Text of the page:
Frontalis muscle flap advancement for correction of severe ptosis under general anesthesia: modified surgical design with 162 cases in China

Mingshu Zhou, Mingshu Zhong, Rui Jin, Qingfeng Li, Yongan Duan, Li Huang, L Li, Dong Yu, Dong Huang
Aesthetic Plastic Surgery 2014, 38 (3): 503-9

BACKGROUND: Congenital blepharoptosis is a common pediatric disease. Frontalis muscle flap advancement is an effective surgical technique to treat patients with severe ptosis and poor levator function. However, since eye position changes under general anesthesia, it is necessary to adjust the position of the upper eyelid to achieve a better surgical outcome.

METHODS: A total of 162 children with severe congenital blepharoptosis underwent frontalis muscle flap advancement under general anesthesia. Patients were divided into two groups according to the different positions of eyelid suspension. The eyelid position of 82 children (96 eyes) in group A was adjusted to set at the superior limbus under general anesthesia, while the eyelid level of 80 children (94 eyes) in group B was adjusted according to the level labeled before anesthesia or the orthophoria level predicted using Krimsky's test. Lid level, ptosis recurrence, cosmetic appearance, and complications were evaluated 12 months after surgery.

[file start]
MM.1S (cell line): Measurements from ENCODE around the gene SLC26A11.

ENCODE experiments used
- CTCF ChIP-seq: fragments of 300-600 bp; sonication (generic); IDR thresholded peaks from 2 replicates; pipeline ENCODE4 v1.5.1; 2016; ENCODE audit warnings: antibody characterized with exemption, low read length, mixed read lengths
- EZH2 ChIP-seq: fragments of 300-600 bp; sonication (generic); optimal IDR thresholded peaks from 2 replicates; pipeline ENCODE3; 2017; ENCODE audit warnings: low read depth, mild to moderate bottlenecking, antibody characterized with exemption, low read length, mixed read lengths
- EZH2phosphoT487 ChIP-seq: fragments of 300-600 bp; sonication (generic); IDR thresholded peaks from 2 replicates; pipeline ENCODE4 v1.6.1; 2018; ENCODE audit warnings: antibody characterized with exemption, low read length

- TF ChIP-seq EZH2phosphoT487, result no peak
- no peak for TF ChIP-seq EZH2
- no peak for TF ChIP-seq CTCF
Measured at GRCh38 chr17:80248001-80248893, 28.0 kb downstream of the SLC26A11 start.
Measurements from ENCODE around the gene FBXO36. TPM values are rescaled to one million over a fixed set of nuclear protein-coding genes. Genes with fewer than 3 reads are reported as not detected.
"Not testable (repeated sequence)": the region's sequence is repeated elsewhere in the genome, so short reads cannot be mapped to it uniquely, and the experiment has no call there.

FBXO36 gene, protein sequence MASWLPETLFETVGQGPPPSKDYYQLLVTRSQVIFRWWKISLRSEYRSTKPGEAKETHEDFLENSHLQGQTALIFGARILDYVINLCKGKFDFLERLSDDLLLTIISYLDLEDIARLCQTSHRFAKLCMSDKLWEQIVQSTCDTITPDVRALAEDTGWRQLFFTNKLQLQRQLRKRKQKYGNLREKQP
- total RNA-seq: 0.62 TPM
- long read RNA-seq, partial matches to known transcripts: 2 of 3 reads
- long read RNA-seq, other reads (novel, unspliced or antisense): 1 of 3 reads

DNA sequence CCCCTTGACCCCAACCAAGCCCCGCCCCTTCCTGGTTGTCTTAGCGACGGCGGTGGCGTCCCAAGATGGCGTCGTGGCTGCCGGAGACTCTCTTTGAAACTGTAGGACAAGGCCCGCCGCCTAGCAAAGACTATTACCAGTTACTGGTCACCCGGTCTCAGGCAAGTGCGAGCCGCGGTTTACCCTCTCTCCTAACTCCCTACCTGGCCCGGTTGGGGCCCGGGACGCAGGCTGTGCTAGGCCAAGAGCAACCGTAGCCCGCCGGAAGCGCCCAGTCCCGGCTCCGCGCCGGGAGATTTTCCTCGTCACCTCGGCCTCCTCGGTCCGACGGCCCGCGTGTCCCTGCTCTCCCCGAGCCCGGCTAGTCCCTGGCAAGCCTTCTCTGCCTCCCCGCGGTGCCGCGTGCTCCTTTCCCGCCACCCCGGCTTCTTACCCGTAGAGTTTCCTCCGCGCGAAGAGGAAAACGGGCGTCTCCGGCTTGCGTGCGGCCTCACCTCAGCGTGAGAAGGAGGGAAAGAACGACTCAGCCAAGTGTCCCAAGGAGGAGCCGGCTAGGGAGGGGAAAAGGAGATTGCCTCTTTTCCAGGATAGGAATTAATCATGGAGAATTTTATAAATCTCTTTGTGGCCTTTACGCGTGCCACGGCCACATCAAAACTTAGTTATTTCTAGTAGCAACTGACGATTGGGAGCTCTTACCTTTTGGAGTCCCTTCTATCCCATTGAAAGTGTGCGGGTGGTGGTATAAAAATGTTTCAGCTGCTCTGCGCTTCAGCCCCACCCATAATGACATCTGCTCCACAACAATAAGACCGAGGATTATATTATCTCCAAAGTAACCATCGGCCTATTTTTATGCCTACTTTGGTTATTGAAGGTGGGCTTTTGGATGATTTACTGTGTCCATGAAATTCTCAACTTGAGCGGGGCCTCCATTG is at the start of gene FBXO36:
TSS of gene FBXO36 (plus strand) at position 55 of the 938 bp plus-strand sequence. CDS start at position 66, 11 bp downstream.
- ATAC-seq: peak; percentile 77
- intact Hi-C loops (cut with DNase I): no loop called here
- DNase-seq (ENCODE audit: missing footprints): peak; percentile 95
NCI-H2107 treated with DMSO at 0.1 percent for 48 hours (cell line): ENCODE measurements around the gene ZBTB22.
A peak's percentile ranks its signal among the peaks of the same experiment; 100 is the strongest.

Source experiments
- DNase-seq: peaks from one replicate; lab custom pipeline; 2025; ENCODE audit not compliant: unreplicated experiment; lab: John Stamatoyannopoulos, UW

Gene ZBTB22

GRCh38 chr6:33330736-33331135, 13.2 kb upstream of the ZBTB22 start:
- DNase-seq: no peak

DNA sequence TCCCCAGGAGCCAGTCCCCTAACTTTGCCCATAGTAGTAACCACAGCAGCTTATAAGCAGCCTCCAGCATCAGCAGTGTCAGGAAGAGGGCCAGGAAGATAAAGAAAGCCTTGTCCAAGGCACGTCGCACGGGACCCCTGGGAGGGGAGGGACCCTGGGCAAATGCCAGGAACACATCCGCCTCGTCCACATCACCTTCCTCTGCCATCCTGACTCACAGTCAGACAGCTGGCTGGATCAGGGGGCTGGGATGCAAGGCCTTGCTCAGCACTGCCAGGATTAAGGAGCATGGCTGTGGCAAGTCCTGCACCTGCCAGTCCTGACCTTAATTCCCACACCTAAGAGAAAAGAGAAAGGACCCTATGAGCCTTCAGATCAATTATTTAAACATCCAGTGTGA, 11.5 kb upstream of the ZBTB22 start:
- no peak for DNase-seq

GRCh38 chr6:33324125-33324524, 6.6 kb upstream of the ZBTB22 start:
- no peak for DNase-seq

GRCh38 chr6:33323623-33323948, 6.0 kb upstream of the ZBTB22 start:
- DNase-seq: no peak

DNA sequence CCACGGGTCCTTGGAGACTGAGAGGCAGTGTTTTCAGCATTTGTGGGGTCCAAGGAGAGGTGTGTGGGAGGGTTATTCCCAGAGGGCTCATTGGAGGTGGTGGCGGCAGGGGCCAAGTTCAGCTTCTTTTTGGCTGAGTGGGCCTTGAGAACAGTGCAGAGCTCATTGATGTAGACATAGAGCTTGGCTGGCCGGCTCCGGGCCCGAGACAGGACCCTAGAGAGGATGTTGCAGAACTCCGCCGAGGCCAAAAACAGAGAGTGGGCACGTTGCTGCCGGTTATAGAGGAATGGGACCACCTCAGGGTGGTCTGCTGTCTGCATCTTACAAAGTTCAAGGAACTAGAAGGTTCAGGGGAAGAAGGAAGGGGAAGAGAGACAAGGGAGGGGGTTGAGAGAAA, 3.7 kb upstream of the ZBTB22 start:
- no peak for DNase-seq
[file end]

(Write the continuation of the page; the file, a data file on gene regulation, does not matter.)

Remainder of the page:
RESULTS: Excellent functional and cosmetic results were achieved in 61 (63.5 %) children from group A and 85 (90.4 %) from group B. Fewer complications were observed in group B (36.5 vs. 9.6 %).

CONCLUSION: To achieve better surgical results after frontalis flap advancement for severe ptosis, it is necessary to adjust the eyelid level according to eye position changes that occur when the patient is under general anesthesia.

LEVEL OF EVIDENCE III: This journal requires that authors assign a level of evidence to each article. For a full description of these Evidence-Based Medicine ratings, please refer to the Table of Contents or the online Instructions to Authors

Full Text Links

Find Full Text Links for this Article


You are not logged in. Sign Up or Log In to join the discussion.

Related Papers

Remove bar
Read by QxMD icon Read

Save your favorite articles in one place with a free QxMD account.


Search Tips

Use Boolean operators: AND/OR

diabetic AND foot
diabetes OR diabetic

Exclude a word using the 'minus' sign

Virchow -triad

Use Parentheses

water AND (cup OR glass)

Add an asterisk (*) at end of a word to include word stems

Neuro* will search for Neurology, Neuroscientist, Neurological, and so on

Use quotes to search for an exact phrase

"primary prevention of cancer"
(heart or cardiac or cardio*) AND arrest -"American Heart Association"

We want to hear from doctors like you!

Take a second to answer a survey question.